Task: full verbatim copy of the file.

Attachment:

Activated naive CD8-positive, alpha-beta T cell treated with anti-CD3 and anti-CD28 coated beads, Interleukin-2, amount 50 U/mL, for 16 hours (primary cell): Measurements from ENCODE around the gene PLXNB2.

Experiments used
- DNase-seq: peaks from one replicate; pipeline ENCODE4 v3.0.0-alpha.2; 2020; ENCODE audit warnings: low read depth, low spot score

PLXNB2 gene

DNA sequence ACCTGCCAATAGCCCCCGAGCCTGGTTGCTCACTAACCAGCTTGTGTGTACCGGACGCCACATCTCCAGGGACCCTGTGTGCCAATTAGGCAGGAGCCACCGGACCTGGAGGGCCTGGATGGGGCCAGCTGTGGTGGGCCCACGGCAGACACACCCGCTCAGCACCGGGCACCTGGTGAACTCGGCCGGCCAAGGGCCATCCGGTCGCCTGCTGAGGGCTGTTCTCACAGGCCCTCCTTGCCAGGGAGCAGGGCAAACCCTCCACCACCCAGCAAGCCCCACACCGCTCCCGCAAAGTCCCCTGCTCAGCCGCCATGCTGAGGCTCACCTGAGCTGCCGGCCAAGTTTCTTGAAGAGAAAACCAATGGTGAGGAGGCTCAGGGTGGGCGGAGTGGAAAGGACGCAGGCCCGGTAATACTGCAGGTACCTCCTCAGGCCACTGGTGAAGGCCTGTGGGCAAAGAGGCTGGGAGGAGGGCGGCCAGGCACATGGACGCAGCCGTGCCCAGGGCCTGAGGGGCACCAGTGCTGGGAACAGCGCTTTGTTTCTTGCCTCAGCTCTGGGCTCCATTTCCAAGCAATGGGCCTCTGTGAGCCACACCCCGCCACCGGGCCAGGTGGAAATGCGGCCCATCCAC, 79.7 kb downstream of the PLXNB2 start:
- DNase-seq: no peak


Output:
Activated naive CD8-positive, alpha-beta T cell treated with anti-CD3 and anti-CD28 coated beads, Interleukin-2, amount 50 U/mL, for 16 hours (primary cell): Measurements from ENCODE around the gene PLXNB2.

Experiments used
- DNase-seq: peaks from one replicate; pipeline ENCODE4 v3.0.0-alpha.2; 2020; ENCODE audit warnings: low read depth, low spot score

PLXNB2 gene

DNA sequence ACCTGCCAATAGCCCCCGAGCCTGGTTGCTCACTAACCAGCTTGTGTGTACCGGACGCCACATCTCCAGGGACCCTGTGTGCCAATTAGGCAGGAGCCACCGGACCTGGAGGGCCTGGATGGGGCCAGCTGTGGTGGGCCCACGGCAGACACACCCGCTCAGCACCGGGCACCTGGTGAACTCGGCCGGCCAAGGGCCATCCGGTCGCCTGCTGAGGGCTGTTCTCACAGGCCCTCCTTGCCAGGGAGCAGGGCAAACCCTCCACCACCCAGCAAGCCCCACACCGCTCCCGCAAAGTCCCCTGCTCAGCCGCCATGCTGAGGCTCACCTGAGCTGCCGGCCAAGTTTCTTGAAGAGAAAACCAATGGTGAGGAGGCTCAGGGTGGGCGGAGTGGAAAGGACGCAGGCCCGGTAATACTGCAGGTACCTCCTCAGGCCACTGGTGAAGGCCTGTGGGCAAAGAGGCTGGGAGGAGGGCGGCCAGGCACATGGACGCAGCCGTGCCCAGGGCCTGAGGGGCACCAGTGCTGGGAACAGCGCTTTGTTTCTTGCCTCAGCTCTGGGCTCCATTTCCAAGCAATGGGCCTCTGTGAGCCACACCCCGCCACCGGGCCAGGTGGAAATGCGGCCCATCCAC, 79.7 kb downstream of the PLXNB2 start:
- DNase-seq: no peak